Emma Johnston, Dean of Science at UNSW Sydney, is the latest to warn that Sydney’s water supply is under threat from a combination of population growth, reduced rainfall, greater evaporation, and contamination from bushfires. Therefore, more desalination plants will need to be built:
With water restrictions increasing around NSW and talk about Sydney moving to level three sanctions, people are starting to ask what happens if the city’s water supply becomes critically low?
The prognosis is not good.
Long-term climate forecasts show the drought continuing for a long time. In addition, our population is increasing and recent per capita water usage rates have actually increased.
Now there is a new threat: the increased risk, severity and extent of bushfires in Australia as a result of climate change…
An enormous amount of ash and debris has built up in water catchment areas as a result of the fires. Our declining supply of fresh water has inevitably suffered some form of contamination, and this will only get worse when the first decent rains fall.
Compounding matters, the bushfires have destroyed much of the river-side vegetation, which acts as a barrier to erosion, meaning run-off and sedimentation will increase.
This combination of factors has very serious potential consequences for our drinking water…
Big cities, regional centres and small hamlets are all going to need more sources of potable water…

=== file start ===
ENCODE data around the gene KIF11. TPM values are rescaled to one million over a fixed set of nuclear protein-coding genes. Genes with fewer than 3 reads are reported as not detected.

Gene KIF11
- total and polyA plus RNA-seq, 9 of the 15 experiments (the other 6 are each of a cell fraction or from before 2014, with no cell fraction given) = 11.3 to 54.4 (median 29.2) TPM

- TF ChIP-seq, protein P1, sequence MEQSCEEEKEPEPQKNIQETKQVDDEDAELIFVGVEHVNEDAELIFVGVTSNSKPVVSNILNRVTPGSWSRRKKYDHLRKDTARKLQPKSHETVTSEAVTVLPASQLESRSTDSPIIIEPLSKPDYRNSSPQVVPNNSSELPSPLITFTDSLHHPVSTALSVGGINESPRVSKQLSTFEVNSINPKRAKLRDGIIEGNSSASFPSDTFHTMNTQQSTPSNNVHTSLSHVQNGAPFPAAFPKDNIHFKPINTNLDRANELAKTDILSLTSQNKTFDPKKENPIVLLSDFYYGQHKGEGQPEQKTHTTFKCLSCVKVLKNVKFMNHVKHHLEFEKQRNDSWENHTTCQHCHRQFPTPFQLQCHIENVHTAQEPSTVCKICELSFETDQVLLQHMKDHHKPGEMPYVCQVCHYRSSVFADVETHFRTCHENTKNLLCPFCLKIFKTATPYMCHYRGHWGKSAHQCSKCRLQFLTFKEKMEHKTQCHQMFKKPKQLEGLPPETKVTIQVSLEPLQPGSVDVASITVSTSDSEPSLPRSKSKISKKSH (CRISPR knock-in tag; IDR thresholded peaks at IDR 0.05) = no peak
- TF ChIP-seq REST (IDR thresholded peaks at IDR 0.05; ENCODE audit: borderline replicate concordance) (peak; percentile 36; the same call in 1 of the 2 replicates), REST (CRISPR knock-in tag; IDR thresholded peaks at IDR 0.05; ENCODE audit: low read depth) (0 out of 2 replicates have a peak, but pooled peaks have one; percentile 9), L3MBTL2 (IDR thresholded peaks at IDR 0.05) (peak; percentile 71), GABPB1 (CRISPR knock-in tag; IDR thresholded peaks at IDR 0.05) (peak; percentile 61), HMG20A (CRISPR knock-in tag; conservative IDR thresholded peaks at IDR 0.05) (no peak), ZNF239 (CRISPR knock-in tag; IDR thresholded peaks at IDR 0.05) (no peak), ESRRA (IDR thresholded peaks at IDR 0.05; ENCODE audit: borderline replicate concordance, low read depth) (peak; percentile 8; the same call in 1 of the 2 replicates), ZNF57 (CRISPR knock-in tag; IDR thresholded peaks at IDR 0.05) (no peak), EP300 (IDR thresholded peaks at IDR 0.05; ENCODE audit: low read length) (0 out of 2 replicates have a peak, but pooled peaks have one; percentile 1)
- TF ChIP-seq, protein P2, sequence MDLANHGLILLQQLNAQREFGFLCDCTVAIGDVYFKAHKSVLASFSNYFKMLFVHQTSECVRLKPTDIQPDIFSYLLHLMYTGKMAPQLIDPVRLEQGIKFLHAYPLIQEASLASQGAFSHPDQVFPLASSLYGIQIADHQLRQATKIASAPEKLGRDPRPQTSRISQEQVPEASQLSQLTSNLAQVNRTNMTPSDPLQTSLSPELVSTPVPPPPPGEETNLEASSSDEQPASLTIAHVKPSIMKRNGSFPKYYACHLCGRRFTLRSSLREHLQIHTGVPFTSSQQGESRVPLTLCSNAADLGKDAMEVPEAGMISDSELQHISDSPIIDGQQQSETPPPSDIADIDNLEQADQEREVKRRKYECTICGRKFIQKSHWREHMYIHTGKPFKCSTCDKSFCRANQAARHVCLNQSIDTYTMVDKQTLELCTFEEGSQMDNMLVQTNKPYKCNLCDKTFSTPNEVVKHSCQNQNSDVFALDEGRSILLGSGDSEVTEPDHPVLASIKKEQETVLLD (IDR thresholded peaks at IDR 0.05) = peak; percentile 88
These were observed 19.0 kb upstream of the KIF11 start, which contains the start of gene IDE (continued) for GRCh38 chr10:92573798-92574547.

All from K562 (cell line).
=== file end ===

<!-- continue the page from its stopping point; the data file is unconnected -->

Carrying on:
Desalination is expected to become an increasingly critical water source for many coastal populations.
Australia has an enormous coastline and we can afford to do desalination well.
Let’s get real. The main driver of Sydney’s budding water shortage is mass immigration.
Sydney’s population has grown by around 1.3 million people (36%) since the Sydney Olympics, and it is projected to grow by another 4.5 million people over the next 48 years – all due to mass immigration:
This population explosion will necessarily require a battery of desalination plants to be built along Sydney’s coast. And given desalinated water is around four times as expensive as traditional dam water:
This necessarily means household water bills will rise dramatically, which will adversely impact lower income households in particular.
Indeed, modelling by Infrastructure Australia in 2017 projected that household water bills would more than quadruple in real terms because of population growth and climate change, rising from $1,226 in 2017 to $6,000 in 2067. The report also warned that “the impact of these changes on household affordability could be substantial… and could lead to significant hardship”:
Here is another example of how the mass immigration ‘Big Australia’ policy is wrecking the living standards of the working class.
Australia’s mass immigration policy is now the key threat to Australia’s water security.
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